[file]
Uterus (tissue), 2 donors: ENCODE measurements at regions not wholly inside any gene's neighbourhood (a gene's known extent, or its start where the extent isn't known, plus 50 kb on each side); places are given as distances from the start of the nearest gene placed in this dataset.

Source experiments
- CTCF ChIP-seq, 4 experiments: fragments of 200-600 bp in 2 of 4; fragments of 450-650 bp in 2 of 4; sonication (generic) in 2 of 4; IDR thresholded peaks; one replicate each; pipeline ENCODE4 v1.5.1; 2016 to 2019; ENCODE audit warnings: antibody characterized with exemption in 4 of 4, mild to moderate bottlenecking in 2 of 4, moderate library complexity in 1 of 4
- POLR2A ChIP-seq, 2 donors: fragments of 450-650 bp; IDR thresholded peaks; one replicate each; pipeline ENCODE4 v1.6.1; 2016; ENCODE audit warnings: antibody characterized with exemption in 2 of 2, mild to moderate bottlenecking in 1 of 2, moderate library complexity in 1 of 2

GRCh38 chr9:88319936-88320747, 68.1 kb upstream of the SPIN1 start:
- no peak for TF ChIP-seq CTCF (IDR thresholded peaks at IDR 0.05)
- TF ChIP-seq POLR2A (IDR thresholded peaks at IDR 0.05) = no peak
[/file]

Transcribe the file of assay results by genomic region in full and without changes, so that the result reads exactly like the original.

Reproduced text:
Uterus (tissue), 2 donors: ENCODE measurements at regions not wholly inside any gene's neighbourhood (a gene's known extent, or its start where the extent isn't known, plus 50 kb on each side); places are given as distances from the start of the nearest gene placed in this dataset.

Source experiments
- CTCF ChIP-seq, 4 experiments: fragments of 200-600 bp in 2 of 4; fragments of 450-650 bp in 2 of 4; sonication (generic) in 2 of 4; IDR thresholded peaks; one replicate each; pipeline ENCODE4 v1.5.1; 2016 to 2019; ENCODE audit warnings: antibody characterized with exemption in 4 of 4, mild to moderate bottlenecking in 2 of 4, moderate library complexity in 1 of 4
- POLR2A ChIP-seq, 2 donors: fragments of 450-650 bp; IDR thresholded peaks; one replicate each; pipeline ENCODE4 v1.6.1; 2016; ENCODE audit warnings: antibody characterized with exemption in 2 of 2, mild to moderate bottlenecking in 1 of 2, moderate library complexity in 1 of 2

GRCh38 chr9:88319936-88320747, 68.1 kb upstream of the SPIN1 start:
- no peak for TF ChIP-seq CTCF (IDR thresholded peaks at IDR 0.05)
- TF ChIP-seq POLR2A (IDR thresholded peaks at IDR 0.05) = no peak